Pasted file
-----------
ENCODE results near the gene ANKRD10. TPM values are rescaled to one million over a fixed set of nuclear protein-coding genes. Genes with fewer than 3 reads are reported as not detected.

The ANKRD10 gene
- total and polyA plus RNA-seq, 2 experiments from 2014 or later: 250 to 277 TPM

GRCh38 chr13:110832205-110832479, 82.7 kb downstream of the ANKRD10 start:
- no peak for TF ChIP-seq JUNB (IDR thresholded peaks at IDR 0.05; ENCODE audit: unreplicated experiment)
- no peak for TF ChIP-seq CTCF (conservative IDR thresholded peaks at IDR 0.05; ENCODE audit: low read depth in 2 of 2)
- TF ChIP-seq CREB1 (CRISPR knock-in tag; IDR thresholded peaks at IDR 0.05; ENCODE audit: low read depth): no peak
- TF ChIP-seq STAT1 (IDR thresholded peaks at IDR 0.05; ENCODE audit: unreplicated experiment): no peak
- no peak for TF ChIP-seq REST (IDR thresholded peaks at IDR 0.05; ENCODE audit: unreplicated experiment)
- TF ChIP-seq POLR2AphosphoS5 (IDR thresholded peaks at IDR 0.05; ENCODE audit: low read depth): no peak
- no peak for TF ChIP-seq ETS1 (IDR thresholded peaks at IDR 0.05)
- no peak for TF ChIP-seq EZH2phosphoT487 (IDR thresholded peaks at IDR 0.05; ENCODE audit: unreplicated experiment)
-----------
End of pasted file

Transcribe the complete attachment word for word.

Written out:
ENCODE results near the gene ANKRD10. TPM values are rescaled to one million over a fixed set of nuclear protein-coding genes. Genes with fewer than 3 reads are reported as not detected.

The ANKRD10 gene
- total and polyA plus RNA-seq, 2 experiments from 2014 or later: 250 to 277 TPM

GRCh38 chr13:110832205-110832479, 82.7 kb downstream of the ANKRD10 start:
- no peak for TF ChIP-seq JUNB (IDR thresholded peaks at IDR 0.05; ENCODE audit: unreplicated experiment)
- no peak for TF ChIP-seq CTCF (conservative IDR thresholded peaks at IDR 0.05; ENCODE audit: low read depth in 2 of 2)
- TF ChIP-seq CREB1 (CRISPR knock-in tag; IDR thresholded peaks at IDR 0.05; ENCODE audit: low read depth): no peak
- TF ChIP-seq STAT1 (IDR thresholded peaks at IDR 0.05; ENCODE audit: unreplicated experiment): no peak
- no peak for TF ChIP-seq REST (IDR thresholded peaks at IDR 0.05; ENCODE audit: unreplicated experiment)
- TF ChIP-seq POLR2AphosphoS5 (IDR thresholded peaks at IDR 0.05; ENCODE audit: low read depth): no peak
- no peak for TF ChIP-seq ETS1 (IDR thresholded peaks at IDR 0.05)
- no peak for TF ChIP-seq EZH2phosphoT487 (IDR thresholded peaks at IDR 0.05; ENCODE audit: unreplicated experiment)